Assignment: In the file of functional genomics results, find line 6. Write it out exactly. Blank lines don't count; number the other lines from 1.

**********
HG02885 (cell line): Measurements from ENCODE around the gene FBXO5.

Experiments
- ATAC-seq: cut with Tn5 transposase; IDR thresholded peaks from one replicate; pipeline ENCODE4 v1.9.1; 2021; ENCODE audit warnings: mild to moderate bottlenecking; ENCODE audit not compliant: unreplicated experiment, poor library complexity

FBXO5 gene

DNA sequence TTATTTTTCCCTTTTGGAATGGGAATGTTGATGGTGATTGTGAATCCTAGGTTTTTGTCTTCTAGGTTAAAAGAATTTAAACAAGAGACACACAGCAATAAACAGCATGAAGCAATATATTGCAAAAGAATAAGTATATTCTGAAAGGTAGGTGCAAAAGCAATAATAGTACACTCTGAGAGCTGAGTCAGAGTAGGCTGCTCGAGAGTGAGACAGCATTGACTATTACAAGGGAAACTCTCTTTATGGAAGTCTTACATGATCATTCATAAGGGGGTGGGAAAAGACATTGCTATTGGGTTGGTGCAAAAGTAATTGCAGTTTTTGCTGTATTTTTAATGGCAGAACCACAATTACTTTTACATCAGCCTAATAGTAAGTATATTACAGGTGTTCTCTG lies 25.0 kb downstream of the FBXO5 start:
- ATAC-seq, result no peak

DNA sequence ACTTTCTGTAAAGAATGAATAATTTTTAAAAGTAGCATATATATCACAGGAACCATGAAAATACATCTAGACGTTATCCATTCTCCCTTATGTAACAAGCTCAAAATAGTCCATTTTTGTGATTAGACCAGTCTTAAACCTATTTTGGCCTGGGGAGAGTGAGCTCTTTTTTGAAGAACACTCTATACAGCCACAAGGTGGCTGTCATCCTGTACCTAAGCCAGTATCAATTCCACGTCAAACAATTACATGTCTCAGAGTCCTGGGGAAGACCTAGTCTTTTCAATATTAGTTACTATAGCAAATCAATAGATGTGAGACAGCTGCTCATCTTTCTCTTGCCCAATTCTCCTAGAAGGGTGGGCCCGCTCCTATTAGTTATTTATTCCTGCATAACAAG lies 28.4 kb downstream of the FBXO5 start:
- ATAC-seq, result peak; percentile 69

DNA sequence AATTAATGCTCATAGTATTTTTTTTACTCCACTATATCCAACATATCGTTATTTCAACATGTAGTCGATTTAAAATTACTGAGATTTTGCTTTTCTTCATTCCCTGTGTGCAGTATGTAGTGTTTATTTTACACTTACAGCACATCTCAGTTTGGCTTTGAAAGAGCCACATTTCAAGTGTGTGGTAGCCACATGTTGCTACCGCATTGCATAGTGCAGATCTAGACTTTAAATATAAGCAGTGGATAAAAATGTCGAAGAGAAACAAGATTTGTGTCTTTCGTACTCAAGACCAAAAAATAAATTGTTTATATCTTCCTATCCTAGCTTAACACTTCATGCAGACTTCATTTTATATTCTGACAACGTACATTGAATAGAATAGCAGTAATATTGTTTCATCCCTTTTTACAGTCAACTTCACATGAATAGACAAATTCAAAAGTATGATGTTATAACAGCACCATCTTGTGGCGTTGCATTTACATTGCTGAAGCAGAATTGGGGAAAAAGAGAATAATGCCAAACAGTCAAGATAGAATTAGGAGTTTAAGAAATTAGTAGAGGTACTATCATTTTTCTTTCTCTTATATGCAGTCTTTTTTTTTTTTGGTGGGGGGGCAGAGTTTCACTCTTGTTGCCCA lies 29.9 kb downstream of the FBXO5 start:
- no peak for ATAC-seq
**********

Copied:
- ATAC-seq, result no peak